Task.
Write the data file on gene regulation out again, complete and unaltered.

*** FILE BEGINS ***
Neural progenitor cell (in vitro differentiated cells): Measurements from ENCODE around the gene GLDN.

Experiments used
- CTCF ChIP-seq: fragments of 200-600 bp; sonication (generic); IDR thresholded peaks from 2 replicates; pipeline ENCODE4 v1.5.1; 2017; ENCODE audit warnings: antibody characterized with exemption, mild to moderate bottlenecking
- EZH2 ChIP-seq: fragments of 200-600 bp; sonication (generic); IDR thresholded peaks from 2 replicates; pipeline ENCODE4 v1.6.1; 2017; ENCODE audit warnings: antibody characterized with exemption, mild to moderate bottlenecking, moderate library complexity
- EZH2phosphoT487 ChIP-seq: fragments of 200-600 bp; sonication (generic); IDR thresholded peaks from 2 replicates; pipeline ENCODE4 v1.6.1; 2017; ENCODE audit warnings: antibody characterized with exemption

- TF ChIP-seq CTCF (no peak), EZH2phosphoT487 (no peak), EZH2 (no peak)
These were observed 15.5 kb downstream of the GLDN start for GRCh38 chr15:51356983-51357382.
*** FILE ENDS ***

Neural progenitor cell (in vitro differentiated cells): Measurements from ENCODE around the gene GLDN.

Experiments used
- CTCF ChIP-seq: fragments of 200-600 bp; sonication (generic); IDR thresholded peaks from 2 replicates; pipeline ENCODE4 v1.5.1; 2017; ENCODE audit warnings: antibody characterized with exemption, mild to moderate bottlenecking
- EZH2 ChIP-seq: fragments of 200-600 bp; sonication (generic); IDR thresholded peaks from 2 replicates; pipeline ENCODE4 v1.6.1; 2017; ENCODE audit warnings: antibody characterized with exemption, mild to moderate bottlenecking, moderate library complexity
- EZH2phosphoT487 ChIP-seq: fragments of 200-600 bp; sonication (generic); IDR thresholded peaks from 2 replicates; pipeline ENCODE4 v1.6.1; 2017; ENCODE audit warnings: antibody characterized with exemption

- TF ChIP-seq CTCF (no peak), EZH2phosphoT487 (no peak), EZH2 (no peak)
These were observed 15.5 kb downstream of the GLDN start for GRCh38 chr15:51356983-51357382.